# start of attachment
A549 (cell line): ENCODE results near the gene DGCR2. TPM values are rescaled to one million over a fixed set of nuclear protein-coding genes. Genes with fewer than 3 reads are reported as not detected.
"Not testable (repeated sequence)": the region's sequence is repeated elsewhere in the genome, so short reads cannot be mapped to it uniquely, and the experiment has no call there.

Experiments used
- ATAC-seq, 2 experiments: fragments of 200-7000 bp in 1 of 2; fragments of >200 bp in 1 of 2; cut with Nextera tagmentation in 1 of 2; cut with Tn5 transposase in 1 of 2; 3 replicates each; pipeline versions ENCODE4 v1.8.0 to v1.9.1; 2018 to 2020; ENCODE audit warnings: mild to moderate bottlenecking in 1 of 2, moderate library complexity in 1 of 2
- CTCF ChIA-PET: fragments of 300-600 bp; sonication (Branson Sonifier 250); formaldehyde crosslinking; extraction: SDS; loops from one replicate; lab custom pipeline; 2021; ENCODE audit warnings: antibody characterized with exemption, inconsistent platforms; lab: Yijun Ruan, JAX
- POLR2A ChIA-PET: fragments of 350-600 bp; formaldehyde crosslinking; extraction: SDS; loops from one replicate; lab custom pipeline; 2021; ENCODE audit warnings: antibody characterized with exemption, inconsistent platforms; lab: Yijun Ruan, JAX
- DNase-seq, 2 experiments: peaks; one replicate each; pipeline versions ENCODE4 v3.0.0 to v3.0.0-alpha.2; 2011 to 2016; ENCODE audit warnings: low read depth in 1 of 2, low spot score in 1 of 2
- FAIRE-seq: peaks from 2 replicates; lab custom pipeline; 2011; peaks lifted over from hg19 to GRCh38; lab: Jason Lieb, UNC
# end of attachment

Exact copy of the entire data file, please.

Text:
A549 (cell line): ENCODE results near the gene DGCR2. TPM values are rescaled to one million over a fixed set of nuclear protein-coding genes. Genes with fewer than 3 reads are reported as not detected.
"Not testable (repeated sequence)": the region's sequence is repeated elsewhere in the genome, so short reads cannot be mapped to it uniquely, and the experiment has no call there.

Experiments used
- ATAC-seq, 2 experiments: fragments of 200-7000 bp in 1 of 2; fragments of >200 bp in 1 of 2; cut with Nextera tagmentation in 1 of 2; cut with Tn5 transposase in 1 of 2; 3 replicates each; pipeline versions ENCODE4 v1.8.0 to v1.9.1; 2018 to 2020; ENCODE audit warnings: mild to moderate bottlenecking in 1 of 2, moderate library complexity in 1 of 2
- CTCF ChIA-PET: fragments of 300-600 bp; sonication (Branson Sonifier 250); formaldehyde crosslinking; extraction: SDS; loops from one replicate; lab custom pipeline; 2021; ENCODE audit warnings: antibody characterized with exemption, inconsistent platforms; lab: Yijun Ruan, JAX
- POLR2A ChIA-PET: fragments of 350-600 bp; formaldehyde crosslinking; extraction: SDS; loops from one replicate; lab custom pipeline; 2021; ENCODE audit warnings: antibody characterized with exemption, inconsistent platforms; lab: Yijun Ruan, JAX
- DNase-seq, 2 experiments: peaks; one replicate each; pipeline versions ENCODE4 v3.0.0 to v3.0.0-alpha.2; 2011 to 2016; ENCODE audit warnings: low read depth in 1 of 2, low spot score in 1 of 2
- FAIRE-seq: peaks from 2 replicates; lab custom pipeline; 2011; peaks lifted over from hg19 to GRCh38; lab: Jason Lieb, UNC